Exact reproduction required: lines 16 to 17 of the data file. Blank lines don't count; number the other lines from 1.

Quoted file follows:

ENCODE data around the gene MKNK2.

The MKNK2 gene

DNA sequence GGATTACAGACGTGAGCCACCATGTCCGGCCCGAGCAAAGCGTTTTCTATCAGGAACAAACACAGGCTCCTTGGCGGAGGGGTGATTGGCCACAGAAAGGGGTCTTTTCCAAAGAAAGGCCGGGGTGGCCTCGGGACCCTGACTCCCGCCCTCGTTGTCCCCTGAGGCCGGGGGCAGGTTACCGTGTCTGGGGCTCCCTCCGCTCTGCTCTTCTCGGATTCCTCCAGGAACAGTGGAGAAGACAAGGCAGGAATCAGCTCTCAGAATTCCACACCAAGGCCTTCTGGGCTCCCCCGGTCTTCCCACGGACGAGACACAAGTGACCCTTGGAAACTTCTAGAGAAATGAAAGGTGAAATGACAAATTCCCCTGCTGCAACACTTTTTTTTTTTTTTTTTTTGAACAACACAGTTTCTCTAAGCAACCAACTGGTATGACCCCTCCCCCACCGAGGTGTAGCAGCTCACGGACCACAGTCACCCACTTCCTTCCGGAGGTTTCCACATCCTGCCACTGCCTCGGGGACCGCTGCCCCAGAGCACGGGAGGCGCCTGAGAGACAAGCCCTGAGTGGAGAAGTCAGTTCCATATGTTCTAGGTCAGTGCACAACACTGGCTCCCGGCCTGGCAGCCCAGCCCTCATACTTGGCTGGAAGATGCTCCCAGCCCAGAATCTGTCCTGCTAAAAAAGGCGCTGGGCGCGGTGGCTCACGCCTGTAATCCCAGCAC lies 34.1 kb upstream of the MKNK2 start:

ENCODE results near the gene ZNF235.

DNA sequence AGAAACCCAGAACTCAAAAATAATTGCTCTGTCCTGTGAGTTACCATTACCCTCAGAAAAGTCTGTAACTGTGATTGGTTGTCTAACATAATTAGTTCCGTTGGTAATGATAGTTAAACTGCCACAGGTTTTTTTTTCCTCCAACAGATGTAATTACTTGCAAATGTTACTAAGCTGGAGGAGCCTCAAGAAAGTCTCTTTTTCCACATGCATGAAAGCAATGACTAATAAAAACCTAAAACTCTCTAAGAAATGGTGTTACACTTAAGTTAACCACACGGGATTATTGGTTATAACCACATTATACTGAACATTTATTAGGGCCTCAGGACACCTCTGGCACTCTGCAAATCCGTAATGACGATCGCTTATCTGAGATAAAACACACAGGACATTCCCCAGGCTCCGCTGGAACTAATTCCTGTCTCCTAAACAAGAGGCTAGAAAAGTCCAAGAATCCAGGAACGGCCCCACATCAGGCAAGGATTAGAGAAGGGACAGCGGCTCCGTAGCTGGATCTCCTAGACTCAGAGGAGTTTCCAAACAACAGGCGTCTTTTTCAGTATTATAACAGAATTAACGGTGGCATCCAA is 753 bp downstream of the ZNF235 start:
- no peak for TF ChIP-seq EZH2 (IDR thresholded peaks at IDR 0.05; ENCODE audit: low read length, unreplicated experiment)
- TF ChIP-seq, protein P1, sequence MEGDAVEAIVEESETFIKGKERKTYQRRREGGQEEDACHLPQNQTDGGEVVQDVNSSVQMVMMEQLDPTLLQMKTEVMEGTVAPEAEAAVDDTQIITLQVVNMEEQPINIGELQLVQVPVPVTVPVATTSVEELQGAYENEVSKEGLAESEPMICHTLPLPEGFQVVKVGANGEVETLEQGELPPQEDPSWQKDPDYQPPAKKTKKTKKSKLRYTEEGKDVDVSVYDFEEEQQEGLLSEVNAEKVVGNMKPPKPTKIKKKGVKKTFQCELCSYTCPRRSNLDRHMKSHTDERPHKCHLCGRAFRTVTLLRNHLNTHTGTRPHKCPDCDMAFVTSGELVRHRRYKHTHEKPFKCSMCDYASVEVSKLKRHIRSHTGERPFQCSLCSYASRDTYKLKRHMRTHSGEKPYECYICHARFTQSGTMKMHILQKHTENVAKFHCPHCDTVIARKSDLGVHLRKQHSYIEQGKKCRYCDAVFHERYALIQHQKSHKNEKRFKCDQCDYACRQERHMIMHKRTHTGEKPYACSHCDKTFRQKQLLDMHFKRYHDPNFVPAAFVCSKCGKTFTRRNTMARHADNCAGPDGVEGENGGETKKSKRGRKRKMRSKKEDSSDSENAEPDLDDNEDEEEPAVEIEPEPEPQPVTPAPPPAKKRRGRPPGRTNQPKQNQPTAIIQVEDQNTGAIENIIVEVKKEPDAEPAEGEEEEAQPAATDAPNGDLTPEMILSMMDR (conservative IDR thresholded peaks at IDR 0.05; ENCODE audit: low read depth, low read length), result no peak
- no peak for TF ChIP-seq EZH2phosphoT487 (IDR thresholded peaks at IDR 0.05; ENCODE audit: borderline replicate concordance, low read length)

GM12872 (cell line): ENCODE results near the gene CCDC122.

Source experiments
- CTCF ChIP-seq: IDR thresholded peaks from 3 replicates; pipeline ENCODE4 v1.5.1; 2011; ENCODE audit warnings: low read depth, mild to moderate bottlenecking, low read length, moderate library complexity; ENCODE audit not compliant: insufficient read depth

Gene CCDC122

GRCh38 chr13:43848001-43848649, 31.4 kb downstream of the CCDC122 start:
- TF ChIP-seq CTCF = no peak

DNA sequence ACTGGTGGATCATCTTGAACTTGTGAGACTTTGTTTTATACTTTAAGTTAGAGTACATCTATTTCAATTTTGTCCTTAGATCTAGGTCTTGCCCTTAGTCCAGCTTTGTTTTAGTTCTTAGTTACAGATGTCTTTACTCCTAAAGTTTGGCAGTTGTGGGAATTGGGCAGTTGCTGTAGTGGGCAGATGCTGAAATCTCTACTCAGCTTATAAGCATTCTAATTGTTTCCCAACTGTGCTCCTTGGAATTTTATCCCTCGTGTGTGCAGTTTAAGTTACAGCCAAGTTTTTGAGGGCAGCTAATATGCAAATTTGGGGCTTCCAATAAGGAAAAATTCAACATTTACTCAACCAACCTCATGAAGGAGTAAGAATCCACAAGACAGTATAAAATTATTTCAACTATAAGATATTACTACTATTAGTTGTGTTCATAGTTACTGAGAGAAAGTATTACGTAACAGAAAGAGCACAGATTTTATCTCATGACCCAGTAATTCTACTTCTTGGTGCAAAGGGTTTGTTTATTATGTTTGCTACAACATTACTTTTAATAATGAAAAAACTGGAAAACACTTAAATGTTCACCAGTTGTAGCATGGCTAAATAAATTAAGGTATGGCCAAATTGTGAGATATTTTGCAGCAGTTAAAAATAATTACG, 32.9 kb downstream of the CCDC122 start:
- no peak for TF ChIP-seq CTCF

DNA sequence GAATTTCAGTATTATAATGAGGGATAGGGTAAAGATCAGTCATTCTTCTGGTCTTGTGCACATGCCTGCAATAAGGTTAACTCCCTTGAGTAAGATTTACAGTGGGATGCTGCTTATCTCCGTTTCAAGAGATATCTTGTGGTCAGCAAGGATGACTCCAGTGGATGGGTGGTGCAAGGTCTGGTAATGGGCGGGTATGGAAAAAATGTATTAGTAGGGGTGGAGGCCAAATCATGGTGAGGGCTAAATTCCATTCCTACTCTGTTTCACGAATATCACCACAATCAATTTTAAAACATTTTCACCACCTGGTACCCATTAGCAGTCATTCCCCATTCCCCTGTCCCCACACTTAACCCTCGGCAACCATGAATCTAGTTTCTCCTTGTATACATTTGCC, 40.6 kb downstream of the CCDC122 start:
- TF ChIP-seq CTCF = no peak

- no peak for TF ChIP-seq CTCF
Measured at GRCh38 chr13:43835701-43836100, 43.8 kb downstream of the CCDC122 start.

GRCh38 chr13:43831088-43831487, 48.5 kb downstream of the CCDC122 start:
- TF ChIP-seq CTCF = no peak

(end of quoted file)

- no peak for TF ChIP-seq CTCF

DNA sequence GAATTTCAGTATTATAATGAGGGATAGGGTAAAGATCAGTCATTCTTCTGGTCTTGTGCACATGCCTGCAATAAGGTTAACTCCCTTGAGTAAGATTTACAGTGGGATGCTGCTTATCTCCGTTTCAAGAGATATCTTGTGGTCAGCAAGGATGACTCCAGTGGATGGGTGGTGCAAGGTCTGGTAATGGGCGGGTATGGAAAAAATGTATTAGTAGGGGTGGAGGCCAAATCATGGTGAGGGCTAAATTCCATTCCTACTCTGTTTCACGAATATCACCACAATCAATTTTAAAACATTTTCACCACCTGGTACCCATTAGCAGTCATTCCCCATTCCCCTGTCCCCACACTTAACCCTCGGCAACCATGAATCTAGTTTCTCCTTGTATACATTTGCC, 40.6 kb downstream of the CCDC122 start: